Share This Post

DeliciousDiggGoogleStumbleuponRedditTechnoratiYahooBloggerMyspaceRSS

NASCAR makes right call on Martinsville Speedway qualifying inspection

LAS VEGAS, NV – MARCH 04: Jimmie Johnson, driver of the #48 Lowe’s for Pros Chevrolet, goes through inspection prior to the start of the Monster Energy NASCAR Cup Series Pennzoil 400 presented by Jiffy Lube at Las Vegas Motor Speedway on March 4, 2018 in Las Vegas, Nevada. (Photo by Robert Laberge/Getty Images)

Monday, NASCAR announced a tweak in its inspection schedule for the upcoming Martinsville (Va.) Speedway race weekend that will culminate in Sunday’s running of the STP 500 for the Monster Energy NASCAR Cup Series, and I applaud the change.

In case you haven’t heard, qualifying inspection will be held post-qualifying, instead of the traditional pre-qualifying. Cars failing that post-qualifying inspection will have their qualifying times disallowed, and as a result, start the race in the back.

If more than 40 cars ever show up for a race again, this new inspection scheduling could result in a HUGE penalty for some team trying to sneak something through, if it’s caught.

Good call, NASCAR. That will, definitely, cut out the trip-after-trip through inspection. One time through, and you fail, you obviously weren’t legal when you qualified, so start the race in the back. Sounds pretty cut and dry, doesn’t it? It also eliminates the supposed strategy of intentional failed pre-qualifying inspections to intentionally miss qualifying and start the race on new tires, as was speculated to be a strategy in play last weekend at Auto Club Speedway when 13 of 37 entrants failed to make qualifying runs after inspection issues.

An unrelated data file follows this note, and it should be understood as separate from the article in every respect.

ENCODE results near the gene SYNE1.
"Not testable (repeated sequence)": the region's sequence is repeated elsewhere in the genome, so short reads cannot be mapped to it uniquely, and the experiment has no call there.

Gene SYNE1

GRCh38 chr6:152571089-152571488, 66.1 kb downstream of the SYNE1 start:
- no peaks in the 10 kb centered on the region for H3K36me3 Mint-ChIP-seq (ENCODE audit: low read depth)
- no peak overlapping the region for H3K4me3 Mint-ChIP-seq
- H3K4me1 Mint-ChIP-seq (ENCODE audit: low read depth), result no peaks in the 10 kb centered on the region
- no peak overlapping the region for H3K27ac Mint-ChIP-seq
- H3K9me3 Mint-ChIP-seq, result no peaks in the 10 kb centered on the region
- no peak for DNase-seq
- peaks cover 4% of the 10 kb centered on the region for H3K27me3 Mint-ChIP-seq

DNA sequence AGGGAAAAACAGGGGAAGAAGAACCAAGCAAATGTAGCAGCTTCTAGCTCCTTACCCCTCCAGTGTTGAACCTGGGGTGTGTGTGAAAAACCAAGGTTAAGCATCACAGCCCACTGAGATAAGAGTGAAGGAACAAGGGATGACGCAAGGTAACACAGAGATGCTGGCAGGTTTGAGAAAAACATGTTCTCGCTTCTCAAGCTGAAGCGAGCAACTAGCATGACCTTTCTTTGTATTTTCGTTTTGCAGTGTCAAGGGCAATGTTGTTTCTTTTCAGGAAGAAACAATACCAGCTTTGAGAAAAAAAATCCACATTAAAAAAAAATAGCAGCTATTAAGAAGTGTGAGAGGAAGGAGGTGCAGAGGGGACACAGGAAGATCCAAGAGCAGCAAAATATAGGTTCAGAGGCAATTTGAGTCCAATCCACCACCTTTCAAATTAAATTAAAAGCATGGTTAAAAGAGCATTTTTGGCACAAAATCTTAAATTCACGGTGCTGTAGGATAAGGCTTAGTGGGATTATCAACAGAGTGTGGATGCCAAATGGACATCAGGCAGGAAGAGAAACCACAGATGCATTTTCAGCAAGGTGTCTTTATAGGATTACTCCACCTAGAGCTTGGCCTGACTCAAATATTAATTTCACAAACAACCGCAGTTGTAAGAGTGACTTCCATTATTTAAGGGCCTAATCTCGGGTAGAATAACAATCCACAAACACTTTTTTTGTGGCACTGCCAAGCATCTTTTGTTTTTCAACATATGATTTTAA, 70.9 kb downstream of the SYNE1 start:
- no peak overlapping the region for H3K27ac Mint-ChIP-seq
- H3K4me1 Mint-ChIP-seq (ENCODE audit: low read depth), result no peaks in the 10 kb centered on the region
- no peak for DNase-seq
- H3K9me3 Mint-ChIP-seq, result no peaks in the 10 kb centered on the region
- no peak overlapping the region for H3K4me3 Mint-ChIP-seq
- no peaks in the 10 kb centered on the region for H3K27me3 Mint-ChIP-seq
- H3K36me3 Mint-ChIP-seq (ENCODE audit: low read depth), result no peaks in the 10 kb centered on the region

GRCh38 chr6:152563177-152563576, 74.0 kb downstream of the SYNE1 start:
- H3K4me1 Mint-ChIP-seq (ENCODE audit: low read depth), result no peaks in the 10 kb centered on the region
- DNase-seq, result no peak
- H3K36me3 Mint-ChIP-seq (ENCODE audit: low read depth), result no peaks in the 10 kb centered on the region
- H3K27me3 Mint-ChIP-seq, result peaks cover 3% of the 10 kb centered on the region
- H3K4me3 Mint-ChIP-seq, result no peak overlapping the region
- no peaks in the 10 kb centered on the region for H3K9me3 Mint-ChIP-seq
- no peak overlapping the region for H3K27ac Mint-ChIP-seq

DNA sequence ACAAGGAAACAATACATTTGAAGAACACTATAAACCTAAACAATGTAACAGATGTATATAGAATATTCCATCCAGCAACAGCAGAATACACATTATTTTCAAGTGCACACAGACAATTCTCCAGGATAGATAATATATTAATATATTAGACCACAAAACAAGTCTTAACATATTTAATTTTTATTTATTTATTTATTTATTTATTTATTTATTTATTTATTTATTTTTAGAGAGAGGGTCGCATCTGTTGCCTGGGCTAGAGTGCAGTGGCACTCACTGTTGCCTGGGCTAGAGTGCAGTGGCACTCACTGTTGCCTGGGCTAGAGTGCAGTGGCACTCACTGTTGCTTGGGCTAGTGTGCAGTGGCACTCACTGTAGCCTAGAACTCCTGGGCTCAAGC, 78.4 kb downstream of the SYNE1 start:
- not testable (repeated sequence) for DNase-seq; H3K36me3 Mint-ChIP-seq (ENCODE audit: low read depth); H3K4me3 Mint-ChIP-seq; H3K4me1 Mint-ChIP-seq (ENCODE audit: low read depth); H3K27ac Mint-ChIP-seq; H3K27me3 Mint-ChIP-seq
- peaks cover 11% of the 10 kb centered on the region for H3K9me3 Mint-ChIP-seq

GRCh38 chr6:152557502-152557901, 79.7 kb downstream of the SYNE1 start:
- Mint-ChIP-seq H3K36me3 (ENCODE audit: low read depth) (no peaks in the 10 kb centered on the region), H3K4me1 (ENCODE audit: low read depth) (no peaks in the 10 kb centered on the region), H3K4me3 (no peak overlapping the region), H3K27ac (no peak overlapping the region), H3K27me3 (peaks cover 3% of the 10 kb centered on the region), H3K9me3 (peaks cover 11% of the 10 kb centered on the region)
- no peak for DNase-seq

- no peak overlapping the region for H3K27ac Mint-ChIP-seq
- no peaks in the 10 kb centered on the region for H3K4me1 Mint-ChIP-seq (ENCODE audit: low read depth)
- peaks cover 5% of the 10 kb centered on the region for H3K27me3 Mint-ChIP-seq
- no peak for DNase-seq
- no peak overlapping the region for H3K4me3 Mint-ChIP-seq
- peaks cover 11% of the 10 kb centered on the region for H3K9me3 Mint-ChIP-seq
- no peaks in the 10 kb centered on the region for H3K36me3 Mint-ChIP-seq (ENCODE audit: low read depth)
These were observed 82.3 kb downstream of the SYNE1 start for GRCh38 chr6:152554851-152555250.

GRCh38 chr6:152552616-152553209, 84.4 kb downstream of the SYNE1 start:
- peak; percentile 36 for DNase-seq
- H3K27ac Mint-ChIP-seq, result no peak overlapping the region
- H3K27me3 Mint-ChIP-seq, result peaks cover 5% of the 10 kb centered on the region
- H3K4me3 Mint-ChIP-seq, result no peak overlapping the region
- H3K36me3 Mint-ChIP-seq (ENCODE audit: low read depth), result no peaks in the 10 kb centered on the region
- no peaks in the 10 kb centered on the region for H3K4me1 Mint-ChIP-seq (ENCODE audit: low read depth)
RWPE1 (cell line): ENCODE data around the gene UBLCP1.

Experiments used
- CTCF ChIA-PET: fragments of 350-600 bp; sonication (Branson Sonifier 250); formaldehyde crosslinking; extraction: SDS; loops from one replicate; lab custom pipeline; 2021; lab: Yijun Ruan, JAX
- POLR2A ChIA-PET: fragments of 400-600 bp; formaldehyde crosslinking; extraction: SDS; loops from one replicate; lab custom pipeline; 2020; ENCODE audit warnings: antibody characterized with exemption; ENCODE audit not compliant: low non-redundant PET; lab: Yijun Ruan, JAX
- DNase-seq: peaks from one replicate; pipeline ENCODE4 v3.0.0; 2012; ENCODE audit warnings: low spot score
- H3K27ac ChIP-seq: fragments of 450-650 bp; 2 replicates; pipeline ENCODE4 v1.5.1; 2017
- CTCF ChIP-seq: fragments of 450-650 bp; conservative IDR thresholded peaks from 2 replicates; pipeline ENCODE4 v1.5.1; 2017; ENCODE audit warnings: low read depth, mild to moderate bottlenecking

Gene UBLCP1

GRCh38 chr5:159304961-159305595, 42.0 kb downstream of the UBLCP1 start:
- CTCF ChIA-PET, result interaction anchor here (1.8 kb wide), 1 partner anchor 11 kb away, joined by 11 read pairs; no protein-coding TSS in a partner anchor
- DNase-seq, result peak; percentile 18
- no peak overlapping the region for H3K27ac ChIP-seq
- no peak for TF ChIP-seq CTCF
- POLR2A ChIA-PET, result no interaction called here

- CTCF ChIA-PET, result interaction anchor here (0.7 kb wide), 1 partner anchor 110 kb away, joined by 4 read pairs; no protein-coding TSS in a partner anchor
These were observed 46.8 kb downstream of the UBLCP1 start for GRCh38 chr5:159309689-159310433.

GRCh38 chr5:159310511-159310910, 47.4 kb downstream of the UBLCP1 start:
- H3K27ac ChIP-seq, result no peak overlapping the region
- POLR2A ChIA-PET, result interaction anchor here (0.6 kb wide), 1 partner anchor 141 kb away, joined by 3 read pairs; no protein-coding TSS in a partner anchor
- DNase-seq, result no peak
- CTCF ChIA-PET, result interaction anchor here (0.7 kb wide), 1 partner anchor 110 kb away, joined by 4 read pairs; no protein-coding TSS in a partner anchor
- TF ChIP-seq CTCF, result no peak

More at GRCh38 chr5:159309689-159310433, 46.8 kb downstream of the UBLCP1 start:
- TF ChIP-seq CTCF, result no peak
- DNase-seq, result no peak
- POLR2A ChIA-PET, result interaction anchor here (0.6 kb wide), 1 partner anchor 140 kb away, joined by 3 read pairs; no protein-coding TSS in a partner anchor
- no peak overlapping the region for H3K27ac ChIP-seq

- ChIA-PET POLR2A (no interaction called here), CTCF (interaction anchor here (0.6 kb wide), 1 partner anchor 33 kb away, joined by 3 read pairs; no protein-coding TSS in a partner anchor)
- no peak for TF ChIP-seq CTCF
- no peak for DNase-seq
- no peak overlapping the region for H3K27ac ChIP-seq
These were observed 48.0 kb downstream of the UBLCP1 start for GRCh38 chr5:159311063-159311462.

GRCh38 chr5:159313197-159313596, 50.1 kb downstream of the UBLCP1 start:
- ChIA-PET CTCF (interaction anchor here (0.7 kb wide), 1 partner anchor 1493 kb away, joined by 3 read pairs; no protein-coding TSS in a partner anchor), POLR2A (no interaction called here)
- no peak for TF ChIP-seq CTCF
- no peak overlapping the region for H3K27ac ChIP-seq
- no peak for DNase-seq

I’m hoping NASCAR goes this route from here on out.

At Martinsville, that post-qualifying inspection will also count as the pre-race inspection, as cars are going to be impounded between qualifying and racing this weekend, anyway. Of course, I don’t think that “kill-two-birds-with-one-stone” inspection will work on race weekends when cars aren’t impounded, because teams will be working on cars between qualifying and racing. Heck, they usually have a practice or two between qualifying and the race.

Still, I’m all for the qualifying inspection being post as opposed to pre. Another plus — eliminating the possibility of cars not making qualifying laps as a result of pre-qualifying inspection issues eliminates the chance of the inadvertent reward of bad behavior in the form of new tires at the start of races (cars not qualifying starting in the back on new tires).

What do you know? This idea really does kill two birds with one stone. What is it with me and that saying today? Anyway, it looks good, at least on paper, at least today.

Follow Auto Racing Daily on Twitter @AutoRacingDaily or like Auto Racing Daily on Facebook (facebook.com/autoracingdailyonline).

Share This Post

DeliciousDiggGoogleStumbleuponRedditTechnoratiYahooBloggerMyspaceRSS
Posted by on March 20, 2018. Filed under Blog by Amanda Vincent,Featured,Monster Energy NASCAR Cup,NASCAR. You can follow any responses to this entry through the RSS 2.0. You can leave a response or trackback to this entry

Leave a Reply